In spite of the fact that the “burn out” rate among IAs compares with that of restaurants and Mutual Fund Managers, and that the advisory business itself is a cut-throat, competitive battlefield, the Financial Institutions that employ the majority of IAs prosper, multiply, and produce more product for your “eyes wide shut” consumption… because you, your products, and the management fees remain! A caring and successful Investment Advisor makes an excellent income and should; a successful financial institution buys other financial institutions!

The hierarchy of commissions paid to IAs can exceed 10% on “private deals”, limited partnerships, and a litany of speculative products and services. On the more controlled substances (sic), Annuity commissions can run above 8% with 10-year lock up provisions common and Mutual Funds provide a generous 4% to 6% whether you see them or not. New issues, odd lot Bonds, and other securities that don’t show a commission, include marketing fees and mark ups that can be substantial. What ever happened to individual Equity portfolios? It’s a combination of in-greed-ients… products are less work and produce more money. Stay safer by finding a fee only advisor who has just one profession, the ability to say NO, and who knows something about individual securities.

Most people need Investment Advisors. Life Insurance protection is vital; fixed annuities are helpful for people of limited means; Mutual Funds are the only option (pity) in most self-directed retirement plans. The vast majority of employed Americans are Investors, actively or passively, with little time or expertise to select securities and manage portfolios. (If the Democrats would accept this, they just might win an election.) But recent experience confirms that we all have a responsibility to our own money, a responsibility that we should only delegate to a professional if we know what the professional is supposed to know. The fact that he or she is an XYZ Fund representative just isn’t enough. You need an independent advisor that has ideas rather than products and an understanding of markets, not marketing. If you are willing to ask the right questions, you can find an IA who might just be able to help you (and herself) at the same time. Try these for starters: Do you sell any products? Do you have a personal portfolio that I can review? Do you provide a “fee only” advisory service? How long have you been in the financial services business, and is it your only business? (It’s not your job to educate “newbies”!) Are you affiliated with any other financial services companies? Do you have at least five non-family clients who you have been advising for at least five years… that I can contact directly? Will you be compensated for referring me to someone? Stay safer by finding a fee only advisor who has just one profession and the ability to say NO.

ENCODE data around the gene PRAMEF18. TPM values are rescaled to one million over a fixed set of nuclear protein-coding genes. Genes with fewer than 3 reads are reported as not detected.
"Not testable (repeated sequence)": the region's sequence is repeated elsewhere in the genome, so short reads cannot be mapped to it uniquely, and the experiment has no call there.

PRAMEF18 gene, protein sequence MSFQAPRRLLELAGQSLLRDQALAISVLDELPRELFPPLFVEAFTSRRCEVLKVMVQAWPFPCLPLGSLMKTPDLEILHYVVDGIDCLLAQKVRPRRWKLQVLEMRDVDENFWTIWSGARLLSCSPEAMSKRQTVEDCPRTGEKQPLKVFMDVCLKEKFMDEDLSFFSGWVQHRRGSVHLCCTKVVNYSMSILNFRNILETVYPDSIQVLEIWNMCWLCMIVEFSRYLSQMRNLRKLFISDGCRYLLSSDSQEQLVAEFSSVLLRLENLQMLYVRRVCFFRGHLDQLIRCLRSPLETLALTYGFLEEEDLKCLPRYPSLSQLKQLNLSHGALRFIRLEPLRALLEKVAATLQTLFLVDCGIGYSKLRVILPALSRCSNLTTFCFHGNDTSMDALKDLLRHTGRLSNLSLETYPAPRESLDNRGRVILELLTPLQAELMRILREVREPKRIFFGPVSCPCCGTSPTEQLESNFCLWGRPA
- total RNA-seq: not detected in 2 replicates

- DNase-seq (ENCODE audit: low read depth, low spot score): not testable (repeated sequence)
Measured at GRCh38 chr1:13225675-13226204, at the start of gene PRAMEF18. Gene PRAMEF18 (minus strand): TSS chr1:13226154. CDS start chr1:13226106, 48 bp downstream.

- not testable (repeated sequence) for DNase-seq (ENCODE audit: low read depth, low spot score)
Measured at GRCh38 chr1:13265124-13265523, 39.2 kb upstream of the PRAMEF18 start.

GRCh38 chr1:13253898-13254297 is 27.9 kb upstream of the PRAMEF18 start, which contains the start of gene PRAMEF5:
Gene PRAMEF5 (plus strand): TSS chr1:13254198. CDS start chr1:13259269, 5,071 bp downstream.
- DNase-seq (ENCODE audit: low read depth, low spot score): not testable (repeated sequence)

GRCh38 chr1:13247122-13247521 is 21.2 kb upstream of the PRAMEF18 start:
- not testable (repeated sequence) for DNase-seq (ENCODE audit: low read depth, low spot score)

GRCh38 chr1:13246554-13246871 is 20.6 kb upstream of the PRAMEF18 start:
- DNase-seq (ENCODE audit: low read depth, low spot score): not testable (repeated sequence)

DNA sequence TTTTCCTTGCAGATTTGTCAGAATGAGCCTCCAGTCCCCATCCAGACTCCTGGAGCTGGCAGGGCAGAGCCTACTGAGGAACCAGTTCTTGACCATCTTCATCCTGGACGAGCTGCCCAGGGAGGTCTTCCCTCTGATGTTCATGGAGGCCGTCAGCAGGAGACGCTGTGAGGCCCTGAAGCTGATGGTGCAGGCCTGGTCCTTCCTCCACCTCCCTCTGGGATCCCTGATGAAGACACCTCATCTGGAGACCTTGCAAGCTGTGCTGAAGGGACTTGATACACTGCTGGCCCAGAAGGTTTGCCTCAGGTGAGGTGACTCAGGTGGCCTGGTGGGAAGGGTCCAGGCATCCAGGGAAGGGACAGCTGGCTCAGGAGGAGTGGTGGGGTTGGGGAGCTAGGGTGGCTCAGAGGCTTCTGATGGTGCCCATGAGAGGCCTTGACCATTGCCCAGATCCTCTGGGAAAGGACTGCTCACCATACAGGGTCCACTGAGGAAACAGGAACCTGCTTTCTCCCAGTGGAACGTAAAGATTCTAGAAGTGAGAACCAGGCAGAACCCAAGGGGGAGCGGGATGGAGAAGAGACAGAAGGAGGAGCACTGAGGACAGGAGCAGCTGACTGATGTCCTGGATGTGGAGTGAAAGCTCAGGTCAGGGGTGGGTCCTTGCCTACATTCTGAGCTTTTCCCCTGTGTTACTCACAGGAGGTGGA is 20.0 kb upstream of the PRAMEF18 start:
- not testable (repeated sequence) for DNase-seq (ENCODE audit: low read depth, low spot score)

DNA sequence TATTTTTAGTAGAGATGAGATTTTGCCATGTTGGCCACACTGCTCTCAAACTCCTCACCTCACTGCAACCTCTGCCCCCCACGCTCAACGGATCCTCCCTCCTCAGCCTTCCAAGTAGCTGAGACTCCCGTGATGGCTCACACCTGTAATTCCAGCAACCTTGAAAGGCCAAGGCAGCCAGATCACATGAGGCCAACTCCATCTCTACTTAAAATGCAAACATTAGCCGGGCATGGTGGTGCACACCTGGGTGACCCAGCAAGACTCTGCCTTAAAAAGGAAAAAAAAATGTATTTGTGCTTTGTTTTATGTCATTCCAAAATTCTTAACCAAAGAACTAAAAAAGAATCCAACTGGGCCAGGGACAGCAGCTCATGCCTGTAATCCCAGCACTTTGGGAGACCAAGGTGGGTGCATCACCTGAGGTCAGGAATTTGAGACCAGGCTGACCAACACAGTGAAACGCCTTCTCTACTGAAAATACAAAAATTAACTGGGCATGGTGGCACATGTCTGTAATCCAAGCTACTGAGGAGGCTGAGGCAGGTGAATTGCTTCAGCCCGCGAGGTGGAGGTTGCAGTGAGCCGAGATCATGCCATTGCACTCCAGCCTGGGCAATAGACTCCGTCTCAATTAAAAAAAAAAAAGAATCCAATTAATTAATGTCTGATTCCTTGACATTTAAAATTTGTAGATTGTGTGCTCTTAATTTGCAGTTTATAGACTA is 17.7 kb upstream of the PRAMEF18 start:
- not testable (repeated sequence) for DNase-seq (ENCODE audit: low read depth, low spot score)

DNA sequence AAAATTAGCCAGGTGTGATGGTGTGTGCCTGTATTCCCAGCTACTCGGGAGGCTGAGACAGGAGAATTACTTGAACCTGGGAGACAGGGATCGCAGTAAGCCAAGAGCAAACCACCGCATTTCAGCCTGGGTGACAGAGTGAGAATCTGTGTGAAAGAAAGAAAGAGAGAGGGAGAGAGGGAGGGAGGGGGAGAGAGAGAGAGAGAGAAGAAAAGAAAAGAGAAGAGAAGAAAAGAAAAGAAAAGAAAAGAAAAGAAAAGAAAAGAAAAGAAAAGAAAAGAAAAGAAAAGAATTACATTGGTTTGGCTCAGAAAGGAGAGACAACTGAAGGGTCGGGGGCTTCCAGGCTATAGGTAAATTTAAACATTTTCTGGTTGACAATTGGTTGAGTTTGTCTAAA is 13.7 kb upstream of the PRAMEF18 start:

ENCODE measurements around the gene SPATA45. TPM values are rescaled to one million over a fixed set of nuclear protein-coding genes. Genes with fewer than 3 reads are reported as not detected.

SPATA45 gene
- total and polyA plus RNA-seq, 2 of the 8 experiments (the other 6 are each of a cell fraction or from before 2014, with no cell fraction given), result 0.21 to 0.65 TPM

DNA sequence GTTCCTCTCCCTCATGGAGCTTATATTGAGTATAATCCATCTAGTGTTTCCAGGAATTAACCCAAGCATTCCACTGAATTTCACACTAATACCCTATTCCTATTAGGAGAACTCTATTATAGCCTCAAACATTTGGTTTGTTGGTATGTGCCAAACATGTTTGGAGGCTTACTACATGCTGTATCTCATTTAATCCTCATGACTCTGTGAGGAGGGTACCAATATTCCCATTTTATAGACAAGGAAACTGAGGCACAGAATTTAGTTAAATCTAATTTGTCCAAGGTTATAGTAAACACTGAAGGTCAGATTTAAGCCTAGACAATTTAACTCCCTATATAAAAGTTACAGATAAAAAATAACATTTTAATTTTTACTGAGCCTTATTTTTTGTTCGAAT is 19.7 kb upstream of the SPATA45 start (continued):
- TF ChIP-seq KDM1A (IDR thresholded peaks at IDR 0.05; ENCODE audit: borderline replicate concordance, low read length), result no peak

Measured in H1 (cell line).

The ability to say NO? An advisor will tell you not to do something that he feels is inappropriate… a salesman will do what you tell him to do.